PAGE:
What is vertigo and why do we get it?

What Is Vertigo and Why Do We Get It?

Many people experience the dizzying effects of vertigo at some point in their lives - and not because they're afraid of heights. Here's why it happens and what you can do...

See also: Causes of tinnitus and what you can do

Vertigo is a subjective sensation that you, or the world around you, is moving or spinning. The feeling may be subtle and last a few moments or the dizziness may continue for several weeks and be severe enough to stop you from keeping your balance and make leading a normal life very difficult.

Two types of vertigo: central and peripheral

Central vertigo is a neurological problem, usually in the brain stem or cerebellum, which can be caused by things like Multiple sclerosis (MS), stroke, and tumours. The vast majority of patients who experience vertigo (93%) have peripheral vertigo, which is usually caused by a problem with the balance mechanisms of the inner ear.

There are several things which can cause peripheral vertigo, including infections, head injuries, migraine, Ménière's disease (thought to be caused by too much liquid in the ear), and taking certain types of medication.

One of the most common types is benign paroxysmal positional vertigo (BPPV), which can occur during specific head movements, while standing up or bending over.

Most people who experience BPPV have brief but intense attacks of dizziness that generally last for a few moments to a few minutes. You may feel sick, though vomiting is rare, and may also notice your eyes involuntarily moving from side to side. Lightheadedness and a loss of balance can continue for several hours after the attack.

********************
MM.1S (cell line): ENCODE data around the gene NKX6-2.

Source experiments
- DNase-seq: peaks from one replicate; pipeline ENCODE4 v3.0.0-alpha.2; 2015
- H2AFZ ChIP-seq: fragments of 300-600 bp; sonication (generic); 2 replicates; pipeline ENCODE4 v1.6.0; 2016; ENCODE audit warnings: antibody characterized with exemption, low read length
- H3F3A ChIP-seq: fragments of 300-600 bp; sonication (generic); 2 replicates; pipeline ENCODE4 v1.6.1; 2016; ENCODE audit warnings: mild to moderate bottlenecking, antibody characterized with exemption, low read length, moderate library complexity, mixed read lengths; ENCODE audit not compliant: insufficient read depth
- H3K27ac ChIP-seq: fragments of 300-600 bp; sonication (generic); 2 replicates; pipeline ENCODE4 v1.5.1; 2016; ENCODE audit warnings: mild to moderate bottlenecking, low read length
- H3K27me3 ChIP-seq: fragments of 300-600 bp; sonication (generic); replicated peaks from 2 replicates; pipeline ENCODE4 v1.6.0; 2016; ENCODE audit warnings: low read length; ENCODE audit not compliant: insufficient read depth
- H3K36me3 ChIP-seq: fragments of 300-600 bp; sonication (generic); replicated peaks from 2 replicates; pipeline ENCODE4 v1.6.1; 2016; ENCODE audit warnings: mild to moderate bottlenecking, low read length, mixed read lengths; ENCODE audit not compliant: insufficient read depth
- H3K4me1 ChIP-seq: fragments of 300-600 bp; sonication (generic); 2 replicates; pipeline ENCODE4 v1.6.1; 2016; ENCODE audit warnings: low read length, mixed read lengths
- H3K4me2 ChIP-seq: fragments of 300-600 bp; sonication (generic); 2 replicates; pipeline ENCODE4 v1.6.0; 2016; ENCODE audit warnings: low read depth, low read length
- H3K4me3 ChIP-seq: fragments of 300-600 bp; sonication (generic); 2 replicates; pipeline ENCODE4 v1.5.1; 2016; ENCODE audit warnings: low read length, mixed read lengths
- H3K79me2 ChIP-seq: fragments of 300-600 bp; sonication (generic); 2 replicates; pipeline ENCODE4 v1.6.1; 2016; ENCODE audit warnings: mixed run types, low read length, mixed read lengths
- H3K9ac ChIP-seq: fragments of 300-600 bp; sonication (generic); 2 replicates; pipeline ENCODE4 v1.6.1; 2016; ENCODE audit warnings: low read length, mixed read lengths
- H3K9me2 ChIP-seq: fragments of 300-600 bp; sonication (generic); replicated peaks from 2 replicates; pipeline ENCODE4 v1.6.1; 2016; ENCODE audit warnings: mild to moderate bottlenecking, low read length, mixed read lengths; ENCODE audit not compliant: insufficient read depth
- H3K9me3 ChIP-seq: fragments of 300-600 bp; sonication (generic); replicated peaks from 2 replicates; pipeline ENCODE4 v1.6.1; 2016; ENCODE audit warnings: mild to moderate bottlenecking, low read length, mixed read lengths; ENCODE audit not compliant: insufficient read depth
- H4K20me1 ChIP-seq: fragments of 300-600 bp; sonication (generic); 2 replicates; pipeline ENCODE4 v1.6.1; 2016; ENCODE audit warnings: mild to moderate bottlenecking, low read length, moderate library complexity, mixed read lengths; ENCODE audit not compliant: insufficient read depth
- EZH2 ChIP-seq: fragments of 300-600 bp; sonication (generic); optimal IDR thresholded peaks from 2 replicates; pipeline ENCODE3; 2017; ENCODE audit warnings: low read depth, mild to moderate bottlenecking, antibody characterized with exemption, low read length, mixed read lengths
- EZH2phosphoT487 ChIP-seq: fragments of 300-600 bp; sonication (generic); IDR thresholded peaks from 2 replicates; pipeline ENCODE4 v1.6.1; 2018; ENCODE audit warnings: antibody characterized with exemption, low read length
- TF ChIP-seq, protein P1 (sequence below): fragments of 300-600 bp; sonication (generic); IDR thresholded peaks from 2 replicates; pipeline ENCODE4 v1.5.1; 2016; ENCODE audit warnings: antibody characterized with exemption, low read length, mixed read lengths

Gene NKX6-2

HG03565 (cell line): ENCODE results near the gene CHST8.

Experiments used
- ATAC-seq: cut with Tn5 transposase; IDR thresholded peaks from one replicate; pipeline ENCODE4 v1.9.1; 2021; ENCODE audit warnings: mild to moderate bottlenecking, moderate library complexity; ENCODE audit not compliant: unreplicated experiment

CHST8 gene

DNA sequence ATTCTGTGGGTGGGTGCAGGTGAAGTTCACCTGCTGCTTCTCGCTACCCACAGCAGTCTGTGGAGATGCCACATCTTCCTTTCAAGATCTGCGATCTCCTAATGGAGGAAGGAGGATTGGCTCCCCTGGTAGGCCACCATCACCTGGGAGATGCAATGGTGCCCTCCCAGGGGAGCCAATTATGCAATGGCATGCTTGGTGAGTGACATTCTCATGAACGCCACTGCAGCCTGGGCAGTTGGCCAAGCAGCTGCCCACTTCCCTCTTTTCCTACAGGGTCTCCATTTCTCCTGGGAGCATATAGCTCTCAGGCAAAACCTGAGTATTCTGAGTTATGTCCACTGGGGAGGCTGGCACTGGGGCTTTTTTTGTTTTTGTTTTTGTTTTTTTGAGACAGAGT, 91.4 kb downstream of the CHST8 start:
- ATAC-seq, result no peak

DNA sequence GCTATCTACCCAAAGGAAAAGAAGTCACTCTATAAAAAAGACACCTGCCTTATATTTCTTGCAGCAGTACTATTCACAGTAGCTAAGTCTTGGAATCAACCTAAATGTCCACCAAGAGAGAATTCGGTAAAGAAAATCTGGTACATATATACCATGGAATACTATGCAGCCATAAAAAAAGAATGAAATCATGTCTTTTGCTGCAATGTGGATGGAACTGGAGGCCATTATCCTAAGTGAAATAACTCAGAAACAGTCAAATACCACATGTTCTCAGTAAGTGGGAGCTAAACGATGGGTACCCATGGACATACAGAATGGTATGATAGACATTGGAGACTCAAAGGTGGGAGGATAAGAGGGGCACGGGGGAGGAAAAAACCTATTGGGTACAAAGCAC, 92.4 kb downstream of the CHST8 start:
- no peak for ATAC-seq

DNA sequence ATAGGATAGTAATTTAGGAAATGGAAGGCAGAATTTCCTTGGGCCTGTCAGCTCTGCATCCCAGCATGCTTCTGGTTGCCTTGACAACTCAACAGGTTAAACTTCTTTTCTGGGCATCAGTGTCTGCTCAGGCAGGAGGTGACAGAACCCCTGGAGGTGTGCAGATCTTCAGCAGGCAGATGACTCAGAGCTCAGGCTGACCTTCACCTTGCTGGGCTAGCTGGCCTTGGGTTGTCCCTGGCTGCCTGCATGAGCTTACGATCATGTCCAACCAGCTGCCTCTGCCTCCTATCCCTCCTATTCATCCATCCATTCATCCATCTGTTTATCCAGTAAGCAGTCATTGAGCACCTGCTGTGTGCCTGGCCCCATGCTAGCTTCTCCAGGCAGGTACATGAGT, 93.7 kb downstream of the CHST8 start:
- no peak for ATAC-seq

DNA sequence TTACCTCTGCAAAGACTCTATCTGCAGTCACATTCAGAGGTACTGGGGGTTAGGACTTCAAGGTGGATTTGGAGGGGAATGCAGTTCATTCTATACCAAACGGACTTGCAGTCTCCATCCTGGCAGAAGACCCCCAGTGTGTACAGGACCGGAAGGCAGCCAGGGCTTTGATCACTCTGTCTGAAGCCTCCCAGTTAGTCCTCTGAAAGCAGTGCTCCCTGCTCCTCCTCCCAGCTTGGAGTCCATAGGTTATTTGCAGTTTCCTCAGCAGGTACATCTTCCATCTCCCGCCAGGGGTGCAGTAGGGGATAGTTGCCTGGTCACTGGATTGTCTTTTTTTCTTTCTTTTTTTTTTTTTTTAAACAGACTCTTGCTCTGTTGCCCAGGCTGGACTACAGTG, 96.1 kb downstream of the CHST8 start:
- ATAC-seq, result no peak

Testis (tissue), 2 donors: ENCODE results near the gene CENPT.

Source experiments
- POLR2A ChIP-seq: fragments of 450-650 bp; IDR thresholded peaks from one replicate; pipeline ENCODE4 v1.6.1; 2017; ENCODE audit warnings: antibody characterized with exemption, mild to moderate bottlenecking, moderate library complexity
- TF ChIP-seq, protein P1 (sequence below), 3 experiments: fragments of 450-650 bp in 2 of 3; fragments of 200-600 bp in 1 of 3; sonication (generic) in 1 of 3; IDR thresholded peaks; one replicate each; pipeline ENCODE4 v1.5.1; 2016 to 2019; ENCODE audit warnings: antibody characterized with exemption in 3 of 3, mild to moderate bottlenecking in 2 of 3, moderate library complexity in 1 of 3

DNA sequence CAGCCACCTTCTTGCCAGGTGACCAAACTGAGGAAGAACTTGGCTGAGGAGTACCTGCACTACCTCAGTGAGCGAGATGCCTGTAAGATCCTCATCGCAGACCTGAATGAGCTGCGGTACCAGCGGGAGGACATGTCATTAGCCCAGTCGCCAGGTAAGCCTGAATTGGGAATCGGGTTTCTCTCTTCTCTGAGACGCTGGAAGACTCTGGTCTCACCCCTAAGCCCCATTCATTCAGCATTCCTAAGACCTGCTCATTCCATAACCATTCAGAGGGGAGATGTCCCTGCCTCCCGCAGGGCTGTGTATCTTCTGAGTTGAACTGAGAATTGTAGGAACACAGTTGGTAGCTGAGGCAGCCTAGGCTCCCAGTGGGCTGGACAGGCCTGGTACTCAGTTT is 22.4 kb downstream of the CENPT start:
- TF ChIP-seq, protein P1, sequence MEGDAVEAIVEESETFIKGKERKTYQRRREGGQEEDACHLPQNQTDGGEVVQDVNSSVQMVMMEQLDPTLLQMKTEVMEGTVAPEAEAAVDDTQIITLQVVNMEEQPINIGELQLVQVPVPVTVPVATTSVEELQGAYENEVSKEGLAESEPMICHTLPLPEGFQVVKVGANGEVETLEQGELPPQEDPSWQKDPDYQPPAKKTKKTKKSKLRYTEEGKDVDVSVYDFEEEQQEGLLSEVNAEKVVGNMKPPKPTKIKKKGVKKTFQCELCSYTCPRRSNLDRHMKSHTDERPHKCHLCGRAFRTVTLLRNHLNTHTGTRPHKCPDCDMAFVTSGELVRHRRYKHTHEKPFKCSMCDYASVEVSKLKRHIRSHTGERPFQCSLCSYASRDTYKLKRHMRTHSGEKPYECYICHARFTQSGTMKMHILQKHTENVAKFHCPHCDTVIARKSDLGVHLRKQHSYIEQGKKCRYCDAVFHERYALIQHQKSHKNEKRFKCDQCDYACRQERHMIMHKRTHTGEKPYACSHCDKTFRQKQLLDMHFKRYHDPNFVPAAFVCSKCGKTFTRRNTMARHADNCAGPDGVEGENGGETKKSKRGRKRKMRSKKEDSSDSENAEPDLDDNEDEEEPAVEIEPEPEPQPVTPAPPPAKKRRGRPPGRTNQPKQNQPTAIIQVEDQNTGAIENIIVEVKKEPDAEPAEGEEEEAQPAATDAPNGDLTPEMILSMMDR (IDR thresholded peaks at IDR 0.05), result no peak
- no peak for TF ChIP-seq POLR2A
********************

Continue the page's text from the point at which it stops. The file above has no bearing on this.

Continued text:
BPPV is believed to be caused by small fragments of debris (calcium carbonate crystals), which break off from the lining of the channels in your inner ear. The fragments don't usually cause a problem, unless they get into one of the ear's fluid-filled canals.

Certain head movements can cause the crystals to move along the fluid-filled canal, which sends confusing messages to your brain, resulting in vertigo.

It's more common in older people, with most cases occurring in people aged over 50, and can be caused by an ear infection, ear surgery, a head injury or prolonged bed rest. Sometimes there is no obvious trigger.

If you suffer with vertigo, see your GP. Treatment options depend on the cause and severity of your symptoms, and may include medication, special head-turning exercises and in some cases, surgery.

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